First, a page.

Rock Climbing

Rappelling in The Natural State

It's not surprising to learn that most of the quality Arkansas rock climbing and bouldering is in the western and northern regions of the state, where the Ozark and Ouachita mountain ranges are located.

General Information:

Arkansas Climbing Coalition

Ozark Mountains Information:

www.HorseshoeCanyon.com
www.ArkansasClimbingServices.com

Ouachita Mountains Information:

www.OuachitaRocks.com

Sure, we could go on and on about the excellence of Arkansas rock climbing. But we think Rock and Ice , a national climbing magazine, does the best job. The article below, which was featured in the January 2003 issue, is all about the best rock climbing opportunities in The Natural State. But don't just take our word (or even that of Rock and Ice) -- come see these glorious places for yourself.

Seeing is Believing - America's best unknown cragging may be in the last place you'd look: Arkansas

Horseshoe Canyon Ranch Chad Watkins may have the climber's dream job. Monday through Friday, nine to five, he rides a Kawasaki four wheeler around the private enclave of the Horseshoe Canyon Ranch, a 350-acre sprawl just south of the scenic Buffalo National River. When a line on one of the 10 nearby crags -- say something over at Goat Cave -- strikes his fancy, he grabs his partner Jason Roy and establishes it. The bolts, the drill, his salary: everything is supplied by the ranch. Set up as a dude ranch that caters to vacationing families, with horseback rides, swimming pool, cabins and a lodge, Horseshoe Canyon Ranch (HCR) recently expanded its operations to take advantage of the cliffs that belt the valley. The idea is to create a climber's utopia of sorts, where you just show up and climb. The pay-to-play destination comes complete with bolt-equipped routes, trad climbs, campsites, etc.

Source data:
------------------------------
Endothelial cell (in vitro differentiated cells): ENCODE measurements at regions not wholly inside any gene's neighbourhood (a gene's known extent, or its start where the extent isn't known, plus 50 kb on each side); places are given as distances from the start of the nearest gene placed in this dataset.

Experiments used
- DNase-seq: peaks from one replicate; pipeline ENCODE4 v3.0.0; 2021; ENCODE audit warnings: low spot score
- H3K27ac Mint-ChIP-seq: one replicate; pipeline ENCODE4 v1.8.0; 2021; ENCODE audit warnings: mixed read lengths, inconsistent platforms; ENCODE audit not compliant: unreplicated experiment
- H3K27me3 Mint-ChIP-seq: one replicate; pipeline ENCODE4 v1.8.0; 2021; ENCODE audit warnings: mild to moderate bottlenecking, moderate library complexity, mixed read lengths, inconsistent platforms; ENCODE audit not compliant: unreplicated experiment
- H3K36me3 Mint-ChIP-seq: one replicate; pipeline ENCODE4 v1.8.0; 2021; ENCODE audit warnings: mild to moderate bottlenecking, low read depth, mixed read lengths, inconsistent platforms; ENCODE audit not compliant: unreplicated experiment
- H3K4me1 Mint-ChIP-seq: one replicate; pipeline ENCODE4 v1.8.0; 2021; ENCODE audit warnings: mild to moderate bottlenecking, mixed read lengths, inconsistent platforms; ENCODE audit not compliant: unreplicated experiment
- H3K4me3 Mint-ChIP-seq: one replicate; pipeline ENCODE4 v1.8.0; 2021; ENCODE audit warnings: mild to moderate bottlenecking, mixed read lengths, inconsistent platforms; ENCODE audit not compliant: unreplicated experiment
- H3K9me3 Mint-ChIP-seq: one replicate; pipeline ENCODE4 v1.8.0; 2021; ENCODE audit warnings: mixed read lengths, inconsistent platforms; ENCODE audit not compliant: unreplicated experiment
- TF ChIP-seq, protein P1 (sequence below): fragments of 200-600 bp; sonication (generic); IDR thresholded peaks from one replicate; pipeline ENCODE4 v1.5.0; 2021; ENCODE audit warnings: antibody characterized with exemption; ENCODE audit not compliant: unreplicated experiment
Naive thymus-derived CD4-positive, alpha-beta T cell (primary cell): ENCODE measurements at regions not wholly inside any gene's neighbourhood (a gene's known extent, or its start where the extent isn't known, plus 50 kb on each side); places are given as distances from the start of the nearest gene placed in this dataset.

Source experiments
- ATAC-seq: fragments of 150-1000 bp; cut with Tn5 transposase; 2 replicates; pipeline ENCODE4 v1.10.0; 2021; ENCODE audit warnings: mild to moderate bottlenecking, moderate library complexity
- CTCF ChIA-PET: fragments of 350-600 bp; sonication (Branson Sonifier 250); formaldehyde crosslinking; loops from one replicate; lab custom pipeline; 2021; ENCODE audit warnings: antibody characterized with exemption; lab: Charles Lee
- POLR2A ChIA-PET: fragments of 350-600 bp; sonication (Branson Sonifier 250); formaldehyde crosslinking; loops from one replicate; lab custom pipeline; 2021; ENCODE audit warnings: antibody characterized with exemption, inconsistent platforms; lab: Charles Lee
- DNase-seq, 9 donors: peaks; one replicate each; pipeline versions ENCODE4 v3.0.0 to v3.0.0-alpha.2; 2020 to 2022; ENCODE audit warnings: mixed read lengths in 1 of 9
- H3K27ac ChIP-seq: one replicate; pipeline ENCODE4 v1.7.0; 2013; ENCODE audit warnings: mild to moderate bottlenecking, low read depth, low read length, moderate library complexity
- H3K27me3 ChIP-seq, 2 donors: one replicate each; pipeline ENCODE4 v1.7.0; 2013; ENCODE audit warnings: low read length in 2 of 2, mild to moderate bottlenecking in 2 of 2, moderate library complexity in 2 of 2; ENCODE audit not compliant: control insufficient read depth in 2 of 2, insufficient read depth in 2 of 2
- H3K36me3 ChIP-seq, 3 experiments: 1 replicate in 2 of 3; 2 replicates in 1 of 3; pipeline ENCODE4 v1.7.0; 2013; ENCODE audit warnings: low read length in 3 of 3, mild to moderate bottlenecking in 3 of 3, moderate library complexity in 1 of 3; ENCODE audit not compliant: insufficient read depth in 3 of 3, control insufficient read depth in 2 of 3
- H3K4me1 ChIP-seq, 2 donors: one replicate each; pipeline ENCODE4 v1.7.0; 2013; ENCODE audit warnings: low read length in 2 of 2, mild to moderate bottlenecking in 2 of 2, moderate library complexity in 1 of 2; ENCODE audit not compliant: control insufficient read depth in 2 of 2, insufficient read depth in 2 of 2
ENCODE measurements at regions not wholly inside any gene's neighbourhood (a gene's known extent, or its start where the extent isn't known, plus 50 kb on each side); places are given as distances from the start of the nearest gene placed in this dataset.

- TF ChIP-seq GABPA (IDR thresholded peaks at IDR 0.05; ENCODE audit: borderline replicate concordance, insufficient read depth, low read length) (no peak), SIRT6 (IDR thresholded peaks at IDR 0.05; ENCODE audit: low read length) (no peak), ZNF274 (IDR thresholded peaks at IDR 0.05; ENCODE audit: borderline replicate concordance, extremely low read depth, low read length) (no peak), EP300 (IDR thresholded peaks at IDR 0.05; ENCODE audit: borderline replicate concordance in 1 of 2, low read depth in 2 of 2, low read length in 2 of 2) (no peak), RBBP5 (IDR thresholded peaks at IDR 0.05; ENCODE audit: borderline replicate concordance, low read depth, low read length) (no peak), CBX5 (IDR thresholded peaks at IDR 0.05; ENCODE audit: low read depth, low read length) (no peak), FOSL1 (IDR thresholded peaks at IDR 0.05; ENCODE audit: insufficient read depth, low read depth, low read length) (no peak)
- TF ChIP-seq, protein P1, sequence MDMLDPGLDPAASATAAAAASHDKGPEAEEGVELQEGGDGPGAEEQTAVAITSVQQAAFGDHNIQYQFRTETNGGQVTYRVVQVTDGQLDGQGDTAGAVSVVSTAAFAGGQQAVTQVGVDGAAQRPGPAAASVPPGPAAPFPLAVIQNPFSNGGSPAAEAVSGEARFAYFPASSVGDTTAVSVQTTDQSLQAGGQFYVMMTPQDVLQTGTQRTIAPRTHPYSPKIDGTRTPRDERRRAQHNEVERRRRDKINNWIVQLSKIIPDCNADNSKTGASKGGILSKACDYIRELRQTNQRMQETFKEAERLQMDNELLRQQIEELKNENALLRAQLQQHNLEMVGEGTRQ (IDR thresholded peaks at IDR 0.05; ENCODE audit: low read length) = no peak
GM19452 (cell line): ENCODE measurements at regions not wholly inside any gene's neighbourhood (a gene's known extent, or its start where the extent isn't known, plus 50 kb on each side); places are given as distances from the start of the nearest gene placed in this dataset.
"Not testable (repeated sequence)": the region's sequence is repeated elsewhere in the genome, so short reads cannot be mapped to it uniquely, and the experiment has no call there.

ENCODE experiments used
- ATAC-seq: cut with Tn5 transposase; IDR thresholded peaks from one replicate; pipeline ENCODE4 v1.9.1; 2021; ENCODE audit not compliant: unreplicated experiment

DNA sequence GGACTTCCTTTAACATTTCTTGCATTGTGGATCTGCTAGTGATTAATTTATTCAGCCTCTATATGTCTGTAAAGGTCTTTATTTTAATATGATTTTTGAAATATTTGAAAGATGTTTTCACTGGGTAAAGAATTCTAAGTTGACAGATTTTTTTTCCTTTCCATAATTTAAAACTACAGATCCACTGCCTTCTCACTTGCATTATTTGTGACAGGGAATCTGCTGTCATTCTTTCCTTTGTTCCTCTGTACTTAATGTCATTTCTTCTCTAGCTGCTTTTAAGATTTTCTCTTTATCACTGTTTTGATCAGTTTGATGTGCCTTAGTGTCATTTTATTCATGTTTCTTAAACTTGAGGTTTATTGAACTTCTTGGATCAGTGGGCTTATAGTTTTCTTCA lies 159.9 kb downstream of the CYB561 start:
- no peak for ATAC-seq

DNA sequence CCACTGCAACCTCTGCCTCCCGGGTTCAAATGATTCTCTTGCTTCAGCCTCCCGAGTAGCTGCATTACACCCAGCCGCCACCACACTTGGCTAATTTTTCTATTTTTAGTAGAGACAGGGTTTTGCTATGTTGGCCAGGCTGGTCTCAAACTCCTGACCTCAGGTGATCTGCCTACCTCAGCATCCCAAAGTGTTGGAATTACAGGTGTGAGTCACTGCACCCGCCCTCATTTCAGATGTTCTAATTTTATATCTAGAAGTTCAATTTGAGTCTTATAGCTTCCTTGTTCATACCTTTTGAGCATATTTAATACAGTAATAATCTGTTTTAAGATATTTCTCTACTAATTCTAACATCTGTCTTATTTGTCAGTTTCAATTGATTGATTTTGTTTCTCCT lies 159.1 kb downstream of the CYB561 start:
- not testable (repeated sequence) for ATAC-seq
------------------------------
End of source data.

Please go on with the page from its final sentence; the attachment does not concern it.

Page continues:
Watkins stumbled into his rock-farming situation in October 2001, when he showed up at the Ranch "just to hang out and climb. Barry Johnson [the ranch owner] bought me bolts because he wanted to know what was going into his cliff, and it just evolved from there."

The rock, though always sandstone and about a half-rope high, shapeshifts drastically from one crag to the next. One morning you're sidepulling on burnt-orange Arapilles style edges and clipping bolts; that afternoon you're toiling on boiler plates like you've never seen and sliding in nuts. The next day, maybe you mosey over and haul yourself out a horizontal roof. Or maybe you'll just toss the Frisbee around the 18-hole course, then have a soak. "Most people don't even know the stuff is here," says Watkins.

"But the rock is similar to the New River and Red River Gorges. Lump the two together and you get the HCR. There's slopers, pockets, crimps, plates, cracks, you name it." Perhaps best, the Ranch has scads of easy routes. You can go there where they have it set up for climbers, and never run out of options. As of this writing, Horseshoe Canyon Ranch hosts over 150 routes from 5.6 to 5.12, and another hundred are slated to go in next year. When all is said and done, Watkins estimates roughly 300 routes will be ready for action. Just bring your rope, a light rack and wallet.